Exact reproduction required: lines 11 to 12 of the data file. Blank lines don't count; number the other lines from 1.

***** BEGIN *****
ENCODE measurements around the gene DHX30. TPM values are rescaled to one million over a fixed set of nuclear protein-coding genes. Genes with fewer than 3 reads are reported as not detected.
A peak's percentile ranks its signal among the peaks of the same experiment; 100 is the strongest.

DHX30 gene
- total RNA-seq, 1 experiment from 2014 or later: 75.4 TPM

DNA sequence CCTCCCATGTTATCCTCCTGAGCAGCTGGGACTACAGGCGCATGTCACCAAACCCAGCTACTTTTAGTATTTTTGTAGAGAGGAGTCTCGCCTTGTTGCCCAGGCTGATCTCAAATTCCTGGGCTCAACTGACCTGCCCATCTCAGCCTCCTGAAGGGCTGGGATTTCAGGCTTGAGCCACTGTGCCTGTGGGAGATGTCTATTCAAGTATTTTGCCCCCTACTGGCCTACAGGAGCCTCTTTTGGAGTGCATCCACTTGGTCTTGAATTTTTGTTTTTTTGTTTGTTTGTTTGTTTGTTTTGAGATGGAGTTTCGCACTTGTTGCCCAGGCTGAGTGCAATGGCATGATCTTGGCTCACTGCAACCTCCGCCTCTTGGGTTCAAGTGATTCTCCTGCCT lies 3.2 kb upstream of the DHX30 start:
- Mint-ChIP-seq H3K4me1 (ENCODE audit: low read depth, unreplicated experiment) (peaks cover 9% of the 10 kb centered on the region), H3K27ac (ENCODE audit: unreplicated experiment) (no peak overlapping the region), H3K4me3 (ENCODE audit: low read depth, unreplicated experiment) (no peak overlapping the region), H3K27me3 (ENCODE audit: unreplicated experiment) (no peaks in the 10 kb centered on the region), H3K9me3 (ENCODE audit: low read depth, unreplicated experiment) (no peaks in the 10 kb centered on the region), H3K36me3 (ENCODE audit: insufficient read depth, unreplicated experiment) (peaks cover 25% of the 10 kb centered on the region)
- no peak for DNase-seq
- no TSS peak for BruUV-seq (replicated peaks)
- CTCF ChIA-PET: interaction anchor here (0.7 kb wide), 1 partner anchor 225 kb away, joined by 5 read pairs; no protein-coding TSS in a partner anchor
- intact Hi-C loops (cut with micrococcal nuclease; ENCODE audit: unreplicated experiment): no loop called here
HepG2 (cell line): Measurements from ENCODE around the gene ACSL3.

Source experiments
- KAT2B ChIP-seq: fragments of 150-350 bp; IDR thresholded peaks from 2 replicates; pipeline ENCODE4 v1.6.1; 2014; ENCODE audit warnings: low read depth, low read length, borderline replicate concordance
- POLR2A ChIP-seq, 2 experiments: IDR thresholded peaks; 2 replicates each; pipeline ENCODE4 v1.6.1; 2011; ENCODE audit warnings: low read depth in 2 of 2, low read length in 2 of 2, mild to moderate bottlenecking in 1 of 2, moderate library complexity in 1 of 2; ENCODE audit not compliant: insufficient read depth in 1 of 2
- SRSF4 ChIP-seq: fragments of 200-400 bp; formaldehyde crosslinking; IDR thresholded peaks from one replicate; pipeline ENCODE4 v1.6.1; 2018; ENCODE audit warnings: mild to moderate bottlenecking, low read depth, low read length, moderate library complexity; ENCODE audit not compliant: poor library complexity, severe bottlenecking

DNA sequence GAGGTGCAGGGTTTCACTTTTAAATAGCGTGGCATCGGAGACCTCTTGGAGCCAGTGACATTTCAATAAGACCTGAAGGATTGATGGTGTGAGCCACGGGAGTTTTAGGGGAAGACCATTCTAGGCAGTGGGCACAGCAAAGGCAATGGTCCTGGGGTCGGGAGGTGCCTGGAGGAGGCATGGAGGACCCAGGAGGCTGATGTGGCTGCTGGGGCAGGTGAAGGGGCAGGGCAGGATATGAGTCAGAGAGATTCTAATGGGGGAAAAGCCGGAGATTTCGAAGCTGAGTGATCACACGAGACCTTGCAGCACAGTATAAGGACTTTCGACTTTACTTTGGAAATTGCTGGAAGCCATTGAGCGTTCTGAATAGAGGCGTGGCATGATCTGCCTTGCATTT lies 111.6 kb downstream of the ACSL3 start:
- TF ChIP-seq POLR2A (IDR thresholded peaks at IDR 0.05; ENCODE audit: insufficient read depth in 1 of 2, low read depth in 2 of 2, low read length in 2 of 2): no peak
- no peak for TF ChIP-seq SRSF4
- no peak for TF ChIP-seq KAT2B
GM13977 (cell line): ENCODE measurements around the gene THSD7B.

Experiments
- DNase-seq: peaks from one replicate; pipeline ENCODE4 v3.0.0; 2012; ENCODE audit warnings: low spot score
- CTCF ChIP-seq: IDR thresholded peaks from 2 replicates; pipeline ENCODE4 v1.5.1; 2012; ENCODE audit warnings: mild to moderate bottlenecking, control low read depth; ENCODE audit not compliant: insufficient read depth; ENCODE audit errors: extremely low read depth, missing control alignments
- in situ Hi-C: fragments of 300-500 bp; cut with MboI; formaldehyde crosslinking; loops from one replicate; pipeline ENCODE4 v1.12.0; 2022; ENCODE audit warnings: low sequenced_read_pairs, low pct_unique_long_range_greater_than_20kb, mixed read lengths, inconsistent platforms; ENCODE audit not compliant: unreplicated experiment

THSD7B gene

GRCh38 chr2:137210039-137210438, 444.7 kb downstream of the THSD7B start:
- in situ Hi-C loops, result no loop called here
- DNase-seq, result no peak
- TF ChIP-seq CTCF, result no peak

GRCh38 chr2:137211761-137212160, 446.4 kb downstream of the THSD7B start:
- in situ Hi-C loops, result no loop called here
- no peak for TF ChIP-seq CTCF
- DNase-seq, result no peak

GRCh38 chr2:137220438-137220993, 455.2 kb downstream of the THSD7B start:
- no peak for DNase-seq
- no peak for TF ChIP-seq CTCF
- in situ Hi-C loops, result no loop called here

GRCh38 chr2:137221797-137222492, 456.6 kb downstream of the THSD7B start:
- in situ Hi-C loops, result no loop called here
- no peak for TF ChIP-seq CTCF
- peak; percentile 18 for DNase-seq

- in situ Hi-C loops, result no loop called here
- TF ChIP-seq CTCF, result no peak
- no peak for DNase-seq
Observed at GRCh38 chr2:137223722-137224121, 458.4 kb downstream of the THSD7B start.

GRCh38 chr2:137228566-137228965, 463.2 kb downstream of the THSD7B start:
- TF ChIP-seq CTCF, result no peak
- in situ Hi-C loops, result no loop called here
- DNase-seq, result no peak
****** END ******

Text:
HepG2 (cell line): Measurements from ENCODE around the gene ACSL3.

Source experiments